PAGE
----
That’s how we spent the days and nights… One clear day, in the early hours of the morning, we noticed an unusual movement in the German headquarters located in the Great Synagogue on the other side of the ghetto. We felt that their retaining ring was tightening around us. However when the order was given to go to work, I went with the feeling that not everything was alright. Indeed, what I feared had happened. In the evening, when I came back to the ghetto, I found it surrounded by police and army that had started to evacuate families from their houses and gathering men, women and children. I realized what was happening. Together with Simcha Foigelman, Feigel Sender and Rasha Gutman with two girls and others, we hid in Chaya Davursha Dobrobsky’s basement. My brother in law, Yehiel Segalovitch covered the storage room’s door with a rug. He himself hid in Kalman Greenblat’s horse stall. We were happy that the Germans and their helpers did not notice us, and they did not particularly search the house we hid in. One can assume that the Germans did not suspect that the house opposite the German headquarters would be used as a hiding place. Nevertheless, they searched it lightly, checked its walls and floor and then left to search other houses more thoroughly.
Shocked and squeezed together, we lay in the basement. Through the small window, we were able to see the remnant led on their last way to Vieness yards – the execution location. We could hear women’s screams, children’s cries, orders to fire and the echoes of the shots.
My brother in law Segalovitch’s hiding place was discovered. They took him out of there and put him in one of the lines of people who were being led to the slaughter. I saw him very clearly being led and walking, when all of a sudden, he jumped, broke the chain and started running, while the Germans ran after him shooting. He probably felt that his end was near; therefore, he preferred death while trying to escape. He successfully got to the river, but there, was shot to death by the murderers’ bullets. Shmuel Kagan went further than Segalovitch, but his fate was similar. He was also shot by the enemy’s bullets.
The shootings continued for a long time, and then there was silence. We kept on lying with heavy hearts. At midnight, there was a full moon. We could see the Gestapo guards clearly near the house. I made a decision. I told my friends that we are not allowed to stay in our hiding place, because the Germans might find us in the morning, and then – we will not be able to escape. We gathered the money we had, and started crawling toward the back door. We thought that we would not be discovered so quickly by the Germans. However, they noticed us and ordered us to stop. We did not obey the orders, and we started running towards the barbed wire fence to reach the river quickly with the Germans chasing us and shooting. Our clothes were torn while crossing the barbed wire fence, but we did not pay attention. We continued running to increase our chances to escape. The Germans did not stop chasing us, shooting heavily from all sides.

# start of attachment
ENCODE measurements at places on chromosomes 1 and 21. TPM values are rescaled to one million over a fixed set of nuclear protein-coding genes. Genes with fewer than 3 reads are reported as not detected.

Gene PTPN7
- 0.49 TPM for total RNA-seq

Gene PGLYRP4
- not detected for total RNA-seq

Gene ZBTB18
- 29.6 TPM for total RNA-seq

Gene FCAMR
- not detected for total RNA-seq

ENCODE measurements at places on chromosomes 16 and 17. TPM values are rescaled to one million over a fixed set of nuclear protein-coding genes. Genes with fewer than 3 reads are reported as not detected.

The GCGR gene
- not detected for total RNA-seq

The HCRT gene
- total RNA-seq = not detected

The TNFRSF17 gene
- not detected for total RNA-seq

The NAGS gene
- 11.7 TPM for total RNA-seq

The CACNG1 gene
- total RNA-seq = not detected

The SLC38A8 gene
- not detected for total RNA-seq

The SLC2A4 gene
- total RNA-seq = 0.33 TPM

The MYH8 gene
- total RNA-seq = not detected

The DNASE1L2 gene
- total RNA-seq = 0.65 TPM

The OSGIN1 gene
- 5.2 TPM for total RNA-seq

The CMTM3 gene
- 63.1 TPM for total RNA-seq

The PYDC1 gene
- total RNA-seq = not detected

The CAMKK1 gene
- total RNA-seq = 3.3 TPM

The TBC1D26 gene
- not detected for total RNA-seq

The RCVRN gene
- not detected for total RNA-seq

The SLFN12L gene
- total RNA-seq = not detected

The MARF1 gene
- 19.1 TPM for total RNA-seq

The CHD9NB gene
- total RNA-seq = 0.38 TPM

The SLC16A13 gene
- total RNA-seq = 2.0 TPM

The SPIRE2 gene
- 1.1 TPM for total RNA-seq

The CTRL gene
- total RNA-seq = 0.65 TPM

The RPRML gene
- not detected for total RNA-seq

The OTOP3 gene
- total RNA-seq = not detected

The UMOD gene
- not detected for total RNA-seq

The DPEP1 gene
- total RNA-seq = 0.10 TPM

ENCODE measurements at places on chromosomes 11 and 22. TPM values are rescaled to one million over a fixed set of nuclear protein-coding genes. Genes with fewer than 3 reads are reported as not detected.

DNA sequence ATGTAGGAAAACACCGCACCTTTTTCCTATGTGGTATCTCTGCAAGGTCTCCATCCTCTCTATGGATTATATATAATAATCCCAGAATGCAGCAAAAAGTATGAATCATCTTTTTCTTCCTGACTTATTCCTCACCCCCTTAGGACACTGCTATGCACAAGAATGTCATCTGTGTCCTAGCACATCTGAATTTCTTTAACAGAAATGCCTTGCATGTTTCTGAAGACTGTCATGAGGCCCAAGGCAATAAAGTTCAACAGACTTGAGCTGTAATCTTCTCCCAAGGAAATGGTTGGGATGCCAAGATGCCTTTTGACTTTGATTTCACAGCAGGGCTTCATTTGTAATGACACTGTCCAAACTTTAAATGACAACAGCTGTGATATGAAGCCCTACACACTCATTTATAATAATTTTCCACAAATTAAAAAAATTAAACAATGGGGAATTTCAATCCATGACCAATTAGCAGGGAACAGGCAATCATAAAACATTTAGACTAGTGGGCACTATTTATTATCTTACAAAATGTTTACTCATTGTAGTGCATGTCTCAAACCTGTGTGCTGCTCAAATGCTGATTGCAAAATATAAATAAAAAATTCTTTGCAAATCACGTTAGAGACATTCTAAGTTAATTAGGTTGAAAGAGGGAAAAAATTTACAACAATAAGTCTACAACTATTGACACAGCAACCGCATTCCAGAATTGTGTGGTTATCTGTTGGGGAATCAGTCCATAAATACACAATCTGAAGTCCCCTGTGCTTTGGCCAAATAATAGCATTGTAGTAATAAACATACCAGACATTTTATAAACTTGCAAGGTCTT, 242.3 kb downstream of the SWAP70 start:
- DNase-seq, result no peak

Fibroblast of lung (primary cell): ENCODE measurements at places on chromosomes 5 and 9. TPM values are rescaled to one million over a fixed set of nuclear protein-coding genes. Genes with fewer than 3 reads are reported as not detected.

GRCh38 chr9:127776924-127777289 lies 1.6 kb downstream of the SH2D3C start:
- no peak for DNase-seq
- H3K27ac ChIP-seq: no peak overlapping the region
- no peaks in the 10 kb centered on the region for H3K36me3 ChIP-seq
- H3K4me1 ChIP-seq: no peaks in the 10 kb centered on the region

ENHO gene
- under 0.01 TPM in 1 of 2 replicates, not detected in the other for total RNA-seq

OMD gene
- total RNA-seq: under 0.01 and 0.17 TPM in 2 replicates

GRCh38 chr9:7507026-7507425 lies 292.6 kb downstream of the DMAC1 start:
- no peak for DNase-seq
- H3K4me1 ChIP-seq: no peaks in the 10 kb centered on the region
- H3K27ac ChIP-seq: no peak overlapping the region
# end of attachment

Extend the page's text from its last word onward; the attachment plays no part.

I got to the river first, jumped in the water and swam with my last strength crossed it. When I looked around me, I noticed that only Fogelman was behind me. The rest had not yet arrived, and I did not know their fate. It appeared that the Germans had stopped chasing us. They probably assumed that most of the escapees were still within the ghetto’s boundaries, and they wanted to catch them. It was clear that we could not wait and wonder about the whereabouts of our partners in hiding. We ran to the forest…
The forest was not an unfamiliar place to me. I knew it very well from distant and beautiful days. I was able to serve as a guide to Simcha Fogelman and proceed along hidden paths that provided us secure shelter. In the meantime, it was already daylight, and our clothes dried while we were still wearing them. We continued to walk through the forest, and our first day was over. Toward evening, we approached trust worthy farmers in the area whom we knew would not turn us in to the Germans, for food and clothes.
We reached the nearby village. We knocked on the farmer’s door whom we knew very well. He opened the door, looked at us and crossed himself. We looked like ghosts to him. According to the rumors that had reached him, all the Jews in the township had been killed. So how could it be possible that we were knocking on his door?
After he recovered from his shock and fears, we asked him to sell us food for several days in exchange for US Dollars. I also asked him to deliver a letter to the mechanic of our flour mill so that via him we will be able to get some clothes for our survival in the forest. We informed him that we would come the next night to receive the clothes. After this “deal,” we left the farmer’s hut and we walked about 15 km deep into the forest. While walking, we bumped into cut trees in well-organized rows. We decided to make a hiding place in the “Shteibel”, and for that purpose, we took out the wood which was laid inside, and settled ourselves in the empty space. This is how we spent the rest of the day, and then morning and evening behind us, the second day in the forest was already behind us…